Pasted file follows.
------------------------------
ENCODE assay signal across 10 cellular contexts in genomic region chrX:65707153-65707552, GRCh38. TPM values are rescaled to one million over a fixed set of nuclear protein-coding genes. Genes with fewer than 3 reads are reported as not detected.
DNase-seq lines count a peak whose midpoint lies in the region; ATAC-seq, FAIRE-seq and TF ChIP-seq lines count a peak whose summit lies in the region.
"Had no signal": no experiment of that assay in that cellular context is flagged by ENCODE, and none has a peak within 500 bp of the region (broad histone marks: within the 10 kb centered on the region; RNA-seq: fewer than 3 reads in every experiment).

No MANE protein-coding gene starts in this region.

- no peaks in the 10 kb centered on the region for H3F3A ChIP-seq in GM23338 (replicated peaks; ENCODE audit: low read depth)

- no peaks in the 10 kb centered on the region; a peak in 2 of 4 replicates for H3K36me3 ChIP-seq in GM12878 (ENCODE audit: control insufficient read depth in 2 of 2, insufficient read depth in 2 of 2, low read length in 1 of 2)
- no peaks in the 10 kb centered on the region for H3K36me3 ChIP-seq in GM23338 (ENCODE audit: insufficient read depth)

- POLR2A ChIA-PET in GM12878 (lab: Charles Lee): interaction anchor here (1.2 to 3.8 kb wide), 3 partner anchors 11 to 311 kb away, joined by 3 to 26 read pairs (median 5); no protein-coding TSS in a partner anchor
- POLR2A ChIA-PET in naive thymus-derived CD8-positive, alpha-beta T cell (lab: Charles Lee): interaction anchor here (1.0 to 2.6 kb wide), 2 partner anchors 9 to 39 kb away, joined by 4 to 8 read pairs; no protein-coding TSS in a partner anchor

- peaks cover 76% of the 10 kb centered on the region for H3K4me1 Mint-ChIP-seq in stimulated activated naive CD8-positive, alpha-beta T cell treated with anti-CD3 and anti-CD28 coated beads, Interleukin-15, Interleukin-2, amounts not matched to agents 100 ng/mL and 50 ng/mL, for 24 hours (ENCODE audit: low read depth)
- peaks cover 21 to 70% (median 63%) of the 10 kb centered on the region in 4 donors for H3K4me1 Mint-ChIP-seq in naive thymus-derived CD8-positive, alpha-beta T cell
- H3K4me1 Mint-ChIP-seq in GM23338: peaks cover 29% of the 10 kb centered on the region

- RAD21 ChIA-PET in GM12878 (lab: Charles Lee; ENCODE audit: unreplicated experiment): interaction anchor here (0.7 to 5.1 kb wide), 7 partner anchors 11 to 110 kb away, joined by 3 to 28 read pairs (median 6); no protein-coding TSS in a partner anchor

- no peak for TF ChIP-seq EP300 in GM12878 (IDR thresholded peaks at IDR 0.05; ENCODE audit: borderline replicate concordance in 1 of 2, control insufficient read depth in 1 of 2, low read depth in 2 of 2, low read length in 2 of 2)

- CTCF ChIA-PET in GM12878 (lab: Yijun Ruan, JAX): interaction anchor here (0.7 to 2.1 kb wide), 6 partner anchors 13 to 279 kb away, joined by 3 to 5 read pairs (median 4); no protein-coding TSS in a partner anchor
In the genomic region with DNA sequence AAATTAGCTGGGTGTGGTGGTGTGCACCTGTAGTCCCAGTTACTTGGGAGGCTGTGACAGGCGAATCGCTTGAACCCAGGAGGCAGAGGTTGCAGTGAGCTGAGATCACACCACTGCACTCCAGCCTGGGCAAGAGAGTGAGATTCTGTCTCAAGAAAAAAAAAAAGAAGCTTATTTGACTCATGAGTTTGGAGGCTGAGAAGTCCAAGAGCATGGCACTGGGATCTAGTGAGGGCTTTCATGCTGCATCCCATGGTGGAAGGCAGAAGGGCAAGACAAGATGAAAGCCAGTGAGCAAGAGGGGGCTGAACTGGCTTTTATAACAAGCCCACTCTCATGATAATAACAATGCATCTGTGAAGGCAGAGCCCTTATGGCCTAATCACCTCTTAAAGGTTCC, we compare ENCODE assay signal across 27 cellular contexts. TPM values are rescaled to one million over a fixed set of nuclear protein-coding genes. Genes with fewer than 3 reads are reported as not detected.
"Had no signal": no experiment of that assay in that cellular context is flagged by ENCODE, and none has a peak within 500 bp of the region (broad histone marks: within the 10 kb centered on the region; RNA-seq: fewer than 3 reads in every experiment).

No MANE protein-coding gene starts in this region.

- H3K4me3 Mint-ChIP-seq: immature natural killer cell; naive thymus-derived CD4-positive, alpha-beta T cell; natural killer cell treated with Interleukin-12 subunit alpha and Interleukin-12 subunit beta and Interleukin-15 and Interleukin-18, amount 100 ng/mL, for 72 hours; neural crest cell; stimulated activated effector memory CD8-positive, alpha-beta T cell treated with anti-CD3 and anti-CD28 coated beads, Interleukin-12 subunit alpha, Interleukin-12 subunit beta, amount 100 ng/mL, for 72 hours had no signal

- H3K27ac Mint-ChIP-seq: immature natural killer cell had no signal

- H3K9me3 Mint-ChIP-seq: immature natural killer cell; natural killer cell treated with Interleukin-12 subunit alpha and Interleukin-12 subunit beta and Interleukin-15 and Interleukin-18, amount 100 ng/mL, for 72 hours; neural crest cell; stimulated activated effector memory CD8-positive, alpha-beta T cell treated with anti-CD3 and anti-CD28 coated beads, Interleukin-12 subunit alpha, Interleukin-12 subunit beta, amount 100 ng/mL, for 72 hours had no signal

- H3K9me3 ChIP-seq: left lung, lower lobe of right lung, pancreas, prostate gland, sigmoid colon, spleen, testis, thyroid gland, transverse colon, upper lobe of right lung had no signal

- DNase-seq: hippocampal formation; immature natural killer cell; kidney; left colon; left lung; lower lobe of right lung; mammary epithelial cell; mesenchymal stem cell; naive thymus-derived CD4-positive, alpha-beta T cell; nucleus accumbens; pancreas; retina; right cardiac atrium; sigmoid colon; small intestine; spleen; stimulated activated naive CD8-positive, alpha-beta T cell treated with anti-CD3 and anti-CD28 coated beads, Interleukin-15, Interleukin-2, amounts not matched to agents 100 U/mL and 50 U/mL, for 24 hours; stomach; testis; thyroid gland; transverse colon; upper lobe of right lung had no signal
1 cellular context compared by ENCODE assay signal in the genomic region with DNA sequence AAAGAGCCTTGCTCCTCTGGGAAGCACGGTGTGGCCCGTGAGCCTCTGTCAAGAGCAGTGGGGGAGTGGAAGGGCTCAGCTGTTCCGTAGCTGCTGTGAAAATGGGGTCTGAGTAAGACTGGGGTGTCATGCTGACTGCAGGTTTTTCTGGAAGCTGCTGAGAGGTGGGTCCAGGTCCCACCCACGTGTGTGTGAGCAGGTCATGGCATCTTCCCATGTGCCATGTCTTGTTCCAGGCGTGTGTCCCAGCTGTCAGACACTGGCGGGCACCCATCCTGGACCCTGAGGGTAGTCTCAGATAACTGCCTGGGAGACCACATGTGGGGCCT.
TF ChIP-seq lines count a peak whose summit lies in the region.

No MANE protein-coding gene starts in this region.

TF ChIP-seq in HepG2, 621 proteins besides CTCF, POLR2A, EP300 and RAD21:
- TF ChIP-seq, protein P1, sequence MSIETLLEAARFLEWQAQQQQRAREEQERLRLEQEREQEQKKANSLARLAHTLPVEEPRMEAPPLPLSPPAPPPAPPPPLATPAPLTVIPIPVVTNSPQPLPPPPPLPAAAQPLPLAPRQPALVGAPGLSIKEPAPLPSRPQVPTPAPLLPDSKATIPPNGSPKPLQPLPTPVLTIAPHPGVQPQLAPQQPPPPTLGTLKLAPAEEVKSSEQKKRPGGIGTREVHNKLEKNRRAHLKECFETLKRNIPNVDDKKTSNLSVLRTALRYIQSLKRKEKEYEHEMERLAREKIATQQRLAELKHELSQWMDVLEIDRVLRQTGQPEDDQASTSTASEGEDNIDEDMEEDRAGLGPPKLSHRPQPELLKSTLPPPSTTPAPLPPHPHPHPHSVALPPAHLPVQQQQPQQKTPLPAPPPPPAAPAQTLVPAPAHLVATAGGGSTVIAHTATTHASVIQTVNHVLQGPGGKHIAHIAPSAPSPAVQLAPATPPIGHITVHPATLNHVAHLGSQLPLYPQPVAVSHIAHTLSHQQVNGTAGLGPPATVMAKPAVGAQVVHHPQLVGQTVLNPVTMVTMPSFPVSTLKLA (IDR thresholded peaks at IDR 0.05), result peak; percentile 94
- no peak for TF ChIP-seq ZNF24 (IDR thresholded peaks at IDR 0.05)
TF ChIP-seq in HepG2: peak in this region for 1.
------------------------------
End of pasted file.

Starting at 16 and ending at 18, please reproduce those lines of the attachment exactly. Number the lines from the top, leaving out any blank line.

In the genomic region with DNA sequence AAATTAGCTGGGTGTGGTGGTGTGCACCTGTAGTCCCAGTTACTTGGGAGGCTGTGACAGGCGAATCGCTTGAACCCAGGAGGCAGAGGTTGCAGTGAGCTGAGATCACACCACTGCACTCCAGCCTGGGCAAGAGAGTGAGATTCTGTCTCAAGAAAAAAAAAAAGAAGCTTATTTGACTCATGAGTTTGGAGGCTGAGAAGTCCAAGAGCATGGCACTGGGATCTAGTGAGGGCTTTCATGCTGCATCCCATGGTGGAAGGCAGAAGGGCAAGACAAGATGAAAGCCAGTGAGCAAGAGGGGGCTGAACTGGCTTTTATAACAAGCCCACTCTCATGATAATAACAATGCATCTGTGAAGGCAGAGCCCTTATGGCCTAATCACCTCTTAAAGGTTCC, we compare ENCODE assay signal across 27 cellular contexts. TPM values are rescaled to one million over a fixed set of nuclear protein-coding genes. Genes with fewer than 3 reads are reported as not detected.
"Had no signal": no experiment of that assay in that cellular context is flagged by ENCODE, and none has a peak within 500 bp of the region (broad histone marks: within the 10 kb centered on the region; RNA-seq: fewer than 3 reads in every experiment).

No MANE protein-coding gene starts in this region.